"A library book, I imagine, is a happy book." Cornelia Funke

"Everything puts me in mind of a story." Ben Franklin

Wednesday, July 21, 2010

1001 Childrens Books to Read

Of course I had to check out 1001 Children's Books You Must Read Before You Grow Up, edited by Julia Eccleshare, to see how my childhood reading stacked up to their suggestions. I have always been a pretty voracious reader, and my parents and grandma also read to me at lunch and bedtime throughout grade school. Even so, I only read 110 of these books before I finished high school and 121 more since then. I am only counting books that I have read cover to cover, not just skimmed or am familiar with because I've repeatedly seen them at Borders, Barnes and Noble and the library. I would feel worse about this, but this book has an international scope and has 30 featured author/reviewers and 70+ additional contributors. Many of the titles are completely new to me, and that is actually good.

This reference is divided into chapters by age groups: 0-3, 3+, 5+, 8+ and 12+, and then offerings are presented chronologically, the book's oldest being Aesop's Fables from c 550 B.C.E. (8+) and the most recent The Graveyard Book by Neil Gaiman (8+). Classics picture books familiar to American children are here, such as Goodnight Moon, Very Hungry Caterpillar, Curious George (The Complete Adventures of Curious George, Anniversary Edition), and Where the Wild Things Are. New friends await in The Book About Moomin, Mymble and Little My, from Finland, Balloon Cat, from Japan and Old Tom, from Australia. The other chapters follow suit, mixing the known and the as yet unfamiliar. Each title is given an half or entire page of description, color cover art is displayed and frequently similar titles are suggested. Works are indexed by title and author/illustrator.

 I am pleased  to see some of my old childhood favorites:  A Necklace of Raindrops : and Other Stories by Joan Aiken, The Water-Babies (a Fairy Tale for a Land-Baby) by Charles Kingsley and Five Children and It (Looking Glass Library) by E. Nesbit as well as The Cuckoo Clock by Mrs. Molesworth, written in 1877. You can tell that I loved old fashioned tales of magic. Many more of my friends past and current are listed.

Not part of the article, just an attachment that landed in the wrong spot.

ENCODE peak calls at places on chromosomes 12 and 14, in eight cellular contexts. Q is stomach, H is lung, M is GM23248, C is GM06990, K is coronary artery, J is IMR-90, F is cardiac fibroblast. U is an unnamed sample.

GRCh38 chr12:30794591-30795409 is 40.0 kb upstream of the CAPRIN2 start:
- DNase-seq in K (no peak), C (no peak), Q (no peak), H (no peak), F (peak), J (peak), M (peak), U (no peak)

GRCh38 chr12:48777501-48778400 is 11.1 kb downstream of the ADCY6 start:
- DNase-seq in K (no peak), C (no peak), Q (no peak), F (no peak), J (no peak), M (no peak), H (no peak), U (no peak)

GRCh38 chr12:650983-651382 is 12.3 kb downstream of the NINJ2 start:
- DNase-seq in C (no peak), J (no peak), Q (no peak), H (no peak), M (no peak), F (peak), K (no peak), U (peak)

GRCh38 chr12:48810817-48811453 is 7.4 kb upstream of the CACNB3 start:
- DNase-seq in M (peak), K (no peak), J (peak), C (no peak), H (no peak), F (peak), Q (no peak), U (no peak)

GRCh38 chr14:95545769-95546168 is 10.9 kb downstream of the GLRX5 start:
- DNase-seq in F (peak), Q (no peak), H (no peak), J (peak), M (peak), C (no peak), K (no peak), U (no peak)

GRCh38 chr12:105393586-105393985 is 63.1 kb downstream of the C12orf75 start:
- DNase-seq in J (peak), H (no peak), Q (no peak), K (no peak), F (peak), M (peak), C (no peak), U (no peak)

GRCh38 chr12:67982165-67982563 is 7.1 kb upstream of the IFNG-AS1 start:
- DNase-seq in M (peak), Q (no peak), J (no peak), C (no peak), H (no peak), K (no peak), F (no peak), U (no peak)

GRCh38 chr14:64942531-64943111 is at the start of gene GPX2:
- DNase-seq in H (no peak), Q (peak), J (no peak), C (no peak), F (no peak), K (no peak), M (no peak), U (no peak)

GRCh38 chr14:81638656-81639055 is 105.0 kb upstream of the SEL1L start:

A sampling of titles listed that I would like to read include The Complete Adventures of Snugglepot and Cuddlepie by May Gibbs, an Australian classic about two nut babies and bush animals, Haroun and the Sea of Stories by Salman Rushdie, a fairy tale set in India and  the British The Little White Horse by Elizabeth Goudge, which I believe has also been recommended by J.K. Rowling.

The one section that I was somewhat disappointed in was the chapter of selections for 12 + readers. However, this is not a flaw of the book. As a teen librarian, I assumed that I would have read the most titles in the 12+ chapter. That didn't actually turn out to be true. I also guessed that I would see more of my favorites. I think two things affected selections: the historical scope and the international focus. I believe that young adult literature as we now know it blossomed in the 1970s. But, this book begins its 12+ coverage in 1620 and rightfully gives attention to plenty of classics before the '70s. When notable titles from many countries are included, this further narrows space available for current titles known to an average American reader. Keeping all this in mind, I'm free to quibble with some of the title choices in private. :) I am pleased though to see some that I do love:  Hey, Dollface! by Deborah Hautzig, The Neverending Story by Michael Ende, Holes by Louis Sachar, and especially I Am the Messenger -By Markus Zusak (here identified by the presumably original title The Messenger).

So, pick up 1001 Children's Books You Must Read Before You Grow Up and give it a browse. It's sure to bring back old memories, remind you of current favorites and introduce you to plenty more titles to enjoy.

1 comment:

Weight Watcher Wannabe said...

Hey there... Im so happy I found your blog. My little one and I go to the library at least 4 times month...

Looking forward to seeing your book selections.... :)